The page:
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"and he himself tempts no one". from James 1:13 ESV

"He said this to test him,..." John 6:6 ESV

tempts/peirazei James 1:13.

test/peirazon John 6:6.

Was Philip tempted?

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James qualified the testing with κακῶν (with evil). In English we say tempted rather than tested with evil. Thus, κακῶν qualifies the meaning of πειράζω in this passage. Usually context makes this determination, but here James is very clear.

In John 6:6 Jesus wasn't testing Philip with evil. In that respect Jesus tested Philip with good. As stated, Jesus knew how Philip would answer. The test was a pre-examination for Philip to know where he stood before Jesus fed the 5,000. While Jesus asked Philip and only Philip answered, the other disciples who heard would ask themselves and answer to themselves the question; although Andrew did openly answer differently. Thus, they also pre-evaluated themselves.

Figure 1. The senses of πειράζω as used in the New Testament (generated with Logos Bible Software)

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  • Good and correct explanation. +1 I've dealt with this particular word dichotomy in translation before, and the difficulty seems to be greater in the target language than in the Greek itself which had a broader sense of meaning for it.
    – Polyhat
    Oct 19 at 13:17
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John 6:

5 When Jesus looked up and saw a great crowd coming toward him, he said to Philip, “Where shall we buy bread for these people to eat?” 6He asked this only to test him, for he already had in mind what he was going to do.

The Greek word peirazō is ambiguous, HELPS Word-studies:

3985 peirázō (from 3984 /peíra, "test, trial") – "originally to test, to try which was its usual meaning in the ancient Greek and in the LXX" (WP, 1, 30). "The word means either test or tempt" (WP, 1, 348). Context alone determines which sense is intended, or if both apply simultaneously.

3985 (peirazō) means "tempt" ("negative sense") in: Mt 16:1, 19:3, 22:18,35; Mk 8:11, 10:2, 12:15; Lk 11:16, 20:33; Jn 8:6; Js 1:13,14.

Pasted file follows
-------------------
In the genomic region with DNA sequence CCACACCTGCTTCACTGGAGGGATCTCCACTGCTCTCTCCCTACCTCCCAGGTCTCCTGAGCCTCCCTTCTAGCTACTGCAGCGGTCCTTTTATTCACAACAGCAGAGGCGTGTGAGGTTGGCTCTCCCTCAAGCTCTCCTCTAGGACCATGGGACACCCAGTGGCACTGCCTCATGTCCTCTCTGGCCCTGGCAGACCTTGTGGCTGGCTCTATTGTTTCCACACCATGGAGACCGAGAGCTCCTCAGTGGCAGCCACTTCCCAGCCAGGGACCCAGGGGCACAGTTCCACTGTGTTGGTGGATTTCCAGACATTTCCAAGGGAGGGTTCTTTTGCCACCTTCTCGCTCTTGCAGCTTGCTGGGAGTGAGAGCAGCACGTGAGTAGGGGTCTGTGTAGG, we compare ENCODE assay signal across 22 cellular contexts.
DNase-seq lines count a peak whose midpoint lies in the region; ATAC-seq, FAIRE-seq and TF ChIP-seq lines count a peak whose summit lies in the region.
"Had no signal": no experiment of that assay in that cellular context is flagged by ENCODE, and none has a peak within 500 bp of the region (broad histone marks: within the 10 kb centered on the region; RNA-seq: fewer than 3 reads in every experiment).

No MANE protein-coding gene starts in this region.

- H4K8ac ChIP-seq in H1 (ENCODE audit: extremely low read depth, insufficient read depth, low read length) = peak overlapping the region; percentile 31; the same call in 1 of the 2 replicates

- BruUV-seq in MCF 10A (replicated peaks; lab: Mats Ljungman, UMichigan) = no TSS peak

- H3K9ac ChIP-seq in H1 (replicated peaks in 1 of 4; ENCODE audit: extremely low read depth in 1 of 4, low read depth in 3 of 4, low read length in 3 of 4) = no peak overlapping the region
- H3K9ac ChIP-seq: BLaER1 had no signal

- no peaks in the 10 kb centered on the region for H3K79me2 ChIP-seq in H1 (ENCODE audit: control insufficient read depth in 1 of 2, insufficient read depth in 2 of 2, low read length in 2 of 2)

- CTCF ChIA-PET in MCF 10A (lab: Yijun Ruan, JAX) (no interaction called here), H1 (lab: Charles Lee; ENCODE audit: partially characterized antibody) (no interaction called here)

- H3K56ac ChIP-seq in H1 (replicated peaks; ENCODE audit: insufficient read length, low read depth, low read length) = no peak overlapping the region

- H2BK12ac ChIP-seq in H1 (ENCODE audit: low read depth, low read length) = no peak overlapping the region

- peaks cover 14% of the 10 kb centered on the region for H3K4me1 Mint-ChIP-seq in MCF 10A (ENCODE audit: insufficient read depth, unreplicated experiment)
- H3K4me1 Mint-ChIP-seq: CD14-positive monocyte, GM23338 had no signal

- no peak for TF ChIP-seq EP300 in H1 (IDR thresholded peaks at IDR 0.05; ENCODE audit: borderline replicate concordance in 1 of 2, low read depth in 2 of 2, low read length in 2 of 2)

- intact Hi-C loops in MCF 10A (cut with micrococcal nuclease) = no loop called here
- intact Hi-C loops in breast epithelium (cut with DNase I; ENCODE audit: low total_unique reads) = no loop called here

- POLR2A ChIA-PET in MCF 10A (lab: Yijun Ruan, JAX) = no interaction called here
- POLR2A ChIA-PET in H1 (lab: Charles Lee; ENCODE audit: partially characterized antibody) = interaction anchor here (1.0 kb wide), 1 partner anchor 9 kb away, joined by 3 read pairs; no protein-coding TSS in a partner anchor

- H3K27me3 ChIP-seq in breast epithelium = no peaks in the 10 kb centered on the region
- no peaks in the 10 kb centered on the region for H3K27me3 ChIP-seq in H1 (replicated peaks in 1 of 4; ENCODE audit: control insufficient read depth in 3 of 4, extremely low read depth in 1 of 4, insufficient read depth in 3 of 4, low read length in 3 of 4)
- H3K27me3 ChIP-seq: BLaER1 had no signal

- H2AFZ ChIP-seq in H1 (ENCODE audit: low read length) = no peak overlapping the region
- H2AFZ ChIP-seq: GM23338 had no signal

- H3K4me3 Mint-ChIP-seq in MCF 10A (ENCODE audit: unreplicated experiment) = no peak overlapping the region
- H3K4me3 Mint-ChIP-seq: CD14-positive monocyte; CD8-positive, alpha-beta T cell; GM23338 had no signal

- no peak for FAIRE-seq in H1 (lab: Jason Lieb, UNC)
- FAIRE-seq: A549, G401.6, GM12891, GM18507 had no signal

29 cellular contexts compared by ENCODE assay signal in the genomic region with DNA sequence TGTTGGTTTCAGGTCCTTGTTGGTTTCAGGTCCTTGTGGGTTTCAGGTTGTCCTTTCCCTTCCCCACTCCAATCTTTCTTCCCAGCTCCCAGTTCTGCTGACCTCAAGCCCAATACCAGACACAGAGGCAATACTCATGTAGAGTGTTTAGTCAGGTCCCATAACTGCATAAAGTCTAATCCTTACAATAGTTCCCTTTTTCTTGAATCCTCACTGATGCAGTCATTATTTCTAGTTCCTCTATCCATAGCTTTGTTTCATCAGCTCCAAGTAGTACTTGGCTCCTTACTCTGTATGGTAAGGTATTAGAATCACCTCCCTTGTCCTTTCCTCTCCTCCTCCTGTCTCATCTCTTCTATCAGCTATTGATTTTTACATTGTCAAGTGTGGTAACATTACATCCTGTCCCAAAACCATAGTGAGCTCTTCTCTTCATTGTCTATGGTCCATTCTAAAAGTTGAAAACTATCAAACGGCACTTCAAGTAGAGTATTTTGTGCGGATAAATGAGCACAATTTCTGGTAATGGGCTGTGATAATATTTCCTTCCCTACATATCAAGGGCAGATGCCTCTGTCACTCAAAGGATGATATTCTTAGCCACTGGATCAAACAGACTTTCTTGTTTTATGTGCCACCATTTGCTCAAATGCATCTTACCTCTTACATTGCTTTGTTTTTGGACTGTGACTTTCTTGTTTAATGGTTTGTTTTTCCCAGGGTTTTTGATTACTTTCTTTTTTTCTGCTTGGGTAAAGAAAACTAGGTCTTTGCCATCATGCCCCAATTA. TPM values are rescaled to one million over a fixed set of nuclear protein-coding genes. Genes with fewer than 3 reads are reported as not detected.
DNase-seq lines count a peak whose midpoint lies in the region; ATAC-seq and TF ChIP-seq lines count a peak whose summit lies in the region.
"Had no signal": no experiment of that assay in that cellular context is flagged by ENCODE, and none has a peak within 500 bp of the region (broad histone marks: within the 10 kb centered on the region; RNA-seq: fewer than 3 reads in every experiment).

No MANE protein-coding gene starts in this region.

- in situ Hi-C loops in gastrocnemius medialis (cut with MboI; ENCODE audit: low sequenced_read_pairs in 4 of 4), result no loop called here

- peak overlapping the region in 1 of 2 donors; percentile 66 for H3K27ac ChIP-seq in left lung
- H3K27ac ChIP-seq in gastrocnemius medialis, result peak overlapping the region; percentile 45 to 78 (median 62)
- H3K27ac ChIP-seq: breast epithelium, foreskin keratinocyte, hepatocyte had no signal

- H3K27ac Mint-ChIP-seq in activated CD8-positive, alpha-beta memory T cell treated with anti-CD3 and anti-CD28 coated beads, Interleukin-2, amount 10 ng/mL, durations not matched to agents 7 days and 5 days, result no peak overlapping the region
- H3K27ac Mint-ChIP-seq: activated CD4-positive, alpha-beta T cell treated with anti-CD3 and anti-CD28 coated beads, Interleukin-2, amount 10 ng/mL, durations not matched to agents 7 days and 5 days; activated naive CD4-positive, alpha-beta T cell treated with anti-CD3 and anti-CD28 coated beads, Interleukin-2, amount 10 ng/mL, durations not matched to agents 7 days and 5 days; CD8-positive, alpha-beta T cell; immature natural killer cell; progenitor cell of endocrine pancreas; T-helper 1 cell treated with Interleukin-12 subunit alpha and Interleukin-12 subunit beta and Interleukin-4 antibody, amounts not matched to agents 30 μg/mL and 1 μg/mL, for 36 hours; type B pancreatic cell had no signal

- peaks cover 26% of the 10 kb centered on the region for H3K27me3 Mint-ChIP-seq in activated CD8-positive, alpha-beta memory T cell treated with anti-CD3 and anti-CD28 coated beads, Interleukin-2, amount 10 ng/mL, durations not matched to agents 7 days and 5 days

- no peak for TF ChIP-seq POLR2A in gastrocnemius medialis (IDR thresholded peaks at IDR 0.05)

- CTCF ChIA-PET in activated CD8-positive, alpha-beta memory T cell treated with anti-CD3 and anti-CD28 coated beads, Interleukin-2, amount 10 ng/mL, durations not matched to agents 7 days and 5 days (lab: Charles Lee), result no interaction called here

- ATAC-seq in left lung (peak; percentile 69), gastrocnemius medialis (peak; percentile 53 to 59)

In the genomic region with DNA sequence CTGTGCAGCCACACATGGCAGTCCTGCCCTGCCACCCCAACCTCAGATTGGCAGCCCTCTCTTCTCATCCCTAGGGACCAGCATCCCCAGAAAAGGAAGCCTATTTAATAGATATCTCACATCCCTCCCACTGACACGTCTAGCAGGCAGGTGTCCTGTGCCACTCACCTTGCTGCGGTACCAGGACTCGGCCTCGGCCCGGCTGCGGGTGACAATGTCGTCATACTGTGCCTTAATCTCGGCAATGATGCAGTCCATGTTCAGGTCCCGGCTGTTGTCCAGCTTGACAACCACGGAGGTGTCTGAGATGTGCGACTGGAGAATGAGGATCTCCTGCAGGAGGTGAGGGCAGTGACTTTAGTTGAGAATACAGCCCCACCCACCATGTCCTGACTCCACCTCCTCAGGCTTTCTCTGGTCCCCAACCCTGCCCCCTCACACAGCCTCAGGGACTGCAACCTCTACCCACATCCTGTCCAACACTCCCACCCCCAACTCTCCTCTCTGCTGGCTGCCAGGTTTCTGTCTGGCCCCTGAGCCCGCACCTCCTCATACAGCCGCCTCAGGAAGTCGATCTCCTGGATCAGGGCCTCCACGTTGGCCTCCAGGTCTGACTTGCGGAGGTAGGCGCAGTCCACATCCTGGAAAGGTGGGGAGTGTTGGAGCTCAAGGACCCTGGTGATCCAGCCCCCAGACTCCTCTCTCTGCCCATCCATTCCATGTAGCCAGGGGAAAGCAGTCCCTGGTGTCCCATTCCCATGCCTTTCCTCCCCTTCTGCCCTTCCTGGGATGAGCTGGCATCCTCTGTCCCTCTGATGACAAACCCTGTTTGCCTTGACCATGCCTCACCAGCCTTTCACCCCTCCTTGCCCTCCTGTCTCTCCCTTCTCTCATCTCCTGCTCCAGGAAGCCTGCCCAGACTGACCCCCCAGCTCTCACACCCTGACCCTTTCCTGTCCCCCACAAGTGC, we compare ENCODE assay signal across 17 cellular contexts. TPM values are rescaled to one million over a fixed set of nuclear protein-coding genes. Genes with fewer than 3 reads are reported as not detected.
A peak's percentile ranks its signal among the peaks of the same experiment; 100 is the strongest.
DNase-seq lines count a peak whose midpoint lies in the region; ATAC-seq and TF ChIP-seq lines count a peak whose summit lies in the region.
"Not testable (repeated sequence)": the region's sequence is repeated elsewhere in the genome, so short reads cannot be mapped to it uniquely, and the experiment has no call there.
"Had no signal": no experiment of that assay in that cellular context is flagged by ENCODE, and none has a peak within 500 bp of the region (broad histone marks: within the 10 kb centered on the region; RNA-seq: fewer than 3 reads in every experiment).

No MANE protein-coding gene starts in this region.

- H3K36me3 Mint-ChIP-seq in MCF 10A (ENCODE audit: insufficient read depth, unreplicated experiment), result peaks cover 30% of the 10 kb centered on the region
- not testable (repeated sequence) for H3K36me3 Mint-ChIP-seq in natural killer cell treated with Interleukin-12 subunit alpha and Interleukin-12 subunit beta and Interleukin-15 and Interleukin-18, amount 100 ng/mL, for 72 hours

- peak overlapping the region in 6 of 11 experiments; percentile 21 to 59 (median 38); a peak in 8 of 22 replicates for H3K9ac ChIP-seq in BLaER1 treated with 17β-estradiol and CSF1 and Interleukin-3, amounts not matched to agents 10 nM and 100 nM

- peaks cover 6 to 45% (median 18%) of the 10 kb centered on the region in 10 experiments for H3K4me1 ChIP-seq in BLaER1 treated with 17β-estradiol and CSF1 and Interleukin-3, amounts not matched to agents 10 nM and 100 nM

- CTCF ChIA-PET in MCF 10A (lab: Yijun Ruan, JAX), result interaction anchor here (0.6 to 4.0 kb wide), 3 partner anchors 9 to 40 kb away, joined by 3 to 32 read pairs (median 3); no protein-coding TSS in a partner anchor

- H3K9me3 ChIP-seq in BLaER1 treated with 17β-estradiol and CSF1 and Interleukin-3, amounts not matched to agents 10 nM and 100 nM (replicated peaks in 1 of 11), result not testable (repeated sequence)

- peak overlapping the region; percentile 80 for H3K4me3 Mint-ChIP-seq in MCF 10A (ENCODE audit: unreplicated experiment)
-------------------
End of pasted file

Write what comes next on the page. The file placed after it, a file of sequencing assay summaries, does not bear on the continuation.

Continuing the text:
3985 (peirazō) however is used of positive tests in: Mt 4:11; Lk 22:28; 1 Cor 10:13; Js 1:12.

In John 6, peirazō is used positively as "test" and not negatively as "tempt". Jesus was testing Philip and not tempting Philip into sin.

Was Philip tempted?

He was "tempted" in the Greek sense but tested in the English sense.

On the other hand, James 1:

13 When tempted, no one should say, “God is tempting me.” For God cannot be tempted by evil, nor does he tempt anyone;

Here, the context is negative temptation into sin.

Why is peirazo "tempts" in James 1:13 but "test" in John 6:6?

Because the Greek word is ambiguous depending on the context. When translating this word, it is better to translate it into English according to the positive or negative context.

In this dual meaning, Satan was created for the purpose to 'peirazo' men in the positive sense of testing and in the negative sense of tempting.

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Yes. Philip was ‘tempted’. The word used is ‘peirazō’ - which traditionally has been translated as ‘tempted’ when the context seemed to suggest that, example Jesus’s temptation in the wilderness.

But, having said that, ‘tempt’ or ‘temptation’ (depending on the form of peirazō that’s used) is arguably a ‘weak’ translation. Maybe not years ago, but these days that word ‘temptation’ has come to take on a wider context, some of which don’t really ‘fit’ comfortably with the Biblical context.

peirazō - to try whether a thing can be done. to try, make trial of, test:

Arguably ‘test’ (ed, ing) are all a better translation - but this obviously depends on your individual foundation or preference - hence the various translations.

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The etymology of "Πειραζω" in greek has the same root as "πειραμα" which means experiment. (it also has the same root with "πειρα" which is experience). In both accounts the meaning is consistent (at least in in greek).

"Πειραζω" could also be translated as prodding, or testing something to see if its annoyed or how it responds.

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